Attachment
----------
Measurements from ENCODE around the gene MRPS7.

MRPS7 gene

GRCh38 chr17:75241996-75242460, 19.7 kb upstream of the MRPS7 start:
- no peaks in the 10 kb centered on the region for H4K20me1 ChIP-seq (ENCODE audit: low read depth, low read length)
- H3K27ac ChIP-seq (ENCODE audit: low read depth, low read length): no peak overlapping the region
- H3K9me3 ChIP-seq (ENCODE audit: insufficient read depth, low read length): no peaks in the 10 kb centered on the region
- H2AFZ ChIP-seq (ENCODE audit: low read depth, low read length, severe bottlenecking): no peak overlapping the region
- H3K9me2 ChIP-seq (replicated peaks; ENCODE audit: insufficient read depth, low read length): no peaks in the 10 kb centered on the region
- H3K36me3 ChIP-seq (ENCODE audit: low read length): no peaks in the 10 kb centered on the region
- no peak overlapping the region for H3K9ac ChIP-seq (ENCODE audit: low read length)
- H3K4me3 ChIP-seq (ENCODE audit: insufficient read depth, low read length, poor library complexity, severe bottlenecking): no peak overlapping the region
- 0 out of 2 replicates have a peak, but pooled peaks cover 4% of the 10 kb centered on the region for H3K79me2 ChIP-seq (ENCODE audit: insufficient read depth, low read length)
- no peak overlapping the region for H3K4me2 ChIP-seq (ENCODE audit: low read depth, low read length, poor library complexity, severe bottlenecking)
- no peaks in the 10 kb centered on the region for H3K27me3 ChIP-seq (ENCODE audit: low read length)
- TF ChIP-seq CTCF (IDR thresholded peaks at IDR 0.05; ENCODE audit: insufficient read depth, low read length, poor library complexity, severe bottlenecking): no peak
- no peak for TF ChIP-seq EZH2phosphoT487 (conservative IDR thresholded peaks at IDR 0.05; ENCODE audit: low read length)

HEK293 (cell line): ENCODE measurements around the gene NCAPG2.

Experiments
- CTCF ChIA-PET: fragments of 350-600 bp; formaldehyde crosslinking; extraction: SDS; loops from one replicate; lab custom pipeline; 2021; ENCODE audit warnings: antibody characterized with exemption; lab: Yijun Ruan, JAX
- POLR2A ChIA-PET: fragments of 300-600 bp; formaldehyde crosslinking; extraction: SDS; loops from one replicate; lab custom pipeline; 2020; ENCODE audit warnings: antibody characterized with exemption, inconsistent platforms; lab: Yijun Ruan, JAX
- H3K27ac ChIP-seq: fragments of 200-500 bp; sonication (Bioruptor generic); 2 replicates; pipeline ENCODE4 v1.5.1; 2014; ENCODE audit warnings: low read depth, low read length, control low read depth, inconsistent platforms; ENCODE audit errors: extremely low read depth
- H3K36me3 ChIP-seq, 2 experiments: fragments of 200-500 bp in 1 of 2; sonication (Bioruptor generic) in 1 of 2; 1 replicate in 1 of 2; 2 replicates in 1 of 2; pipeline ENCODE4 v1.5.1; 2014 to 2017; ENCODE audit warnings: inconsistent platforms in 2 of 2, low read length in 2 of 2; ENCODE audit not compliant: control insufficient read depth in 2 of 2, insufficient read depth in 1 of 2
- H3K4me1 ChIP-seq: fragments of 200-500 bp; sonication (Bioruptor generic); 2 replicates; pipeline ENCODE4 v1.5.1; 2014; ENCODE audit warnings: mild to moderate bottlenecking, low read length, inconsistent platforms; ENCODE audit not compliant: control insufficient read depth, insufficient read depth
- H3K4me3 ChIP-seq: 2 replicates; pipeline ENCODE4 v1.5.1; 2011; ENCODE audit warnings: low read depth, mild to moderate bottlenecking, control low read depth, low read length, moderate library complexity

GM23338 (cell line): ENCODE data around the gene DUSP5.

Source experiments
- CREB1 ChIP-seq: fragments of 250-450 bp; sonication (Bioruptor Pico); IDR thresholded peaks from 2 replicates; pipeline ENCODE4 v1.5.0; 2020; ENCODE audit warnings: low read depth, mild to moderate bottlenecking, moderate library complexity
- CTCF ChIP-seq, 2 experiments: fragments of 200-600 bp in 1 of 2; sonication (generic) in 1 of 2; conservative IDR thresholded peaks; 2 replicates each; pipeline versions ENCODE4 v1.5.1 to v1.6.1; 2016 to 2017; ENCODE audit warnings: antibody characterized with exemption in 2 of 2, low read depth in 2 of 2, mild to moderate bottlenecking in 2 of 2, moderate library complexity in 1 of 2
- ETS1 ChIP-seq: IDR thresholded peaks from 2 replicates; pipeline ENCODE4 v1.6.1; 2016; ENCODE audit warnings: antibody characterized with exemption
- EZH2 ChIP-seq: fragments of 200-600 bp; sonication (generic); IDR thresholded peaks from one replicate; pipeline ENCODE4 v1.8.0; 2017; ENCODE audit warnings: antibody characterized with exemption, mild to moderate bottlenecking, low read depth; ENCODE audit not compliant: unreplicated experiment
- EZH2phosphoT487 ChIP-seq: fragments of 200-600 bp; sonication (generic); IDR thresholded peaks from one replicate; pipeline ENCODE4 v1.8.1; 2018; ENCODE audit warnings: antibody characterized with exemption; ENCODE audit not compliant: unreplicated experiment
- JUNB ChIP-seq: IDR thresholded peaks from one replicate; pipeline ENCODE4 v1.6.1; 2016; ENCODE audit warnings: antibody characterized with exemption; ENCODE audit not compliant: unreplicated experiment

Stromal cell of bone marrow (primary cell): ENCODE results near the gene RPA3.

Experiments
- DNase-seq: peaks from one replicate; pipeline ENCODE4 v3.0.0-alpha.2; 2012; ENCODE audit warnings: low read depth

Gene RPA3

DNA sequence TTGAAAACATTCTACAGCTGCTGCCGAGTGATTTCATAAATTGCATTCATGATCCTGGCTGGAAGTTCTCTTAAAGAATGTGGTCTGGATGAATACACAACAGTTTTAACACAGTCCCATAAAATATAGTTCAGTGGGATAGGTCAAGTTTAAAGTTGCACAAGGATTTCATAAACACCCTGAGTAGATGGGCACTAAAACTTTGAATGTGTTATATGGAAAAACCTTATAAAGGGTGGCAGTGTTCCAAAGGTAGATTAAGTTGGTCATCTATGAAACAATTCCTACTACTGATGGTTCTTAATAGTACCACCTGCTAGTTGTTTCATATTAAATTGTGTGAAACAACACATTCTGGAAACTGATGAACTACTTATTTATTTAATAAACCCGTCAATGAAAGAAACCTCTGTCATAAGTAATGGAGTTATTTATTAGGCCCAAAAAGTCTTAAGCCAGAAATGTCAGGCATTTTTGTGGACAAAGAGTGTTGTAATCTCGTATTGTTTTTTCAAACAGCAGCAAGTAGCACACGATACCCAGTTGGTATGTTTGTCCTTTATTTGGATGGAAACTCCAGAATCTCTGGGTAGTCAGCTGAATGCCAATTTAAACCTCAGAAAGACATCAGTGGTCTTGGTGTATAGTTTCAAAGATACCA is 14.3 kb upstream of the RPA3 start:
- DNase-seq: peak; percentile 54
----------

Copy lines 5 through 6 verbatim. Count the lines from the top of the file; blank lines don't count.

- H3K27ac ChIP-seq (ENCODE audit: low read depth, low read length): no peak overlapping the region
- H3K9me3 ChIP-seq (ENCODE audit: insufficient read depth, low read length): no peaks in the 10 kb centered on the region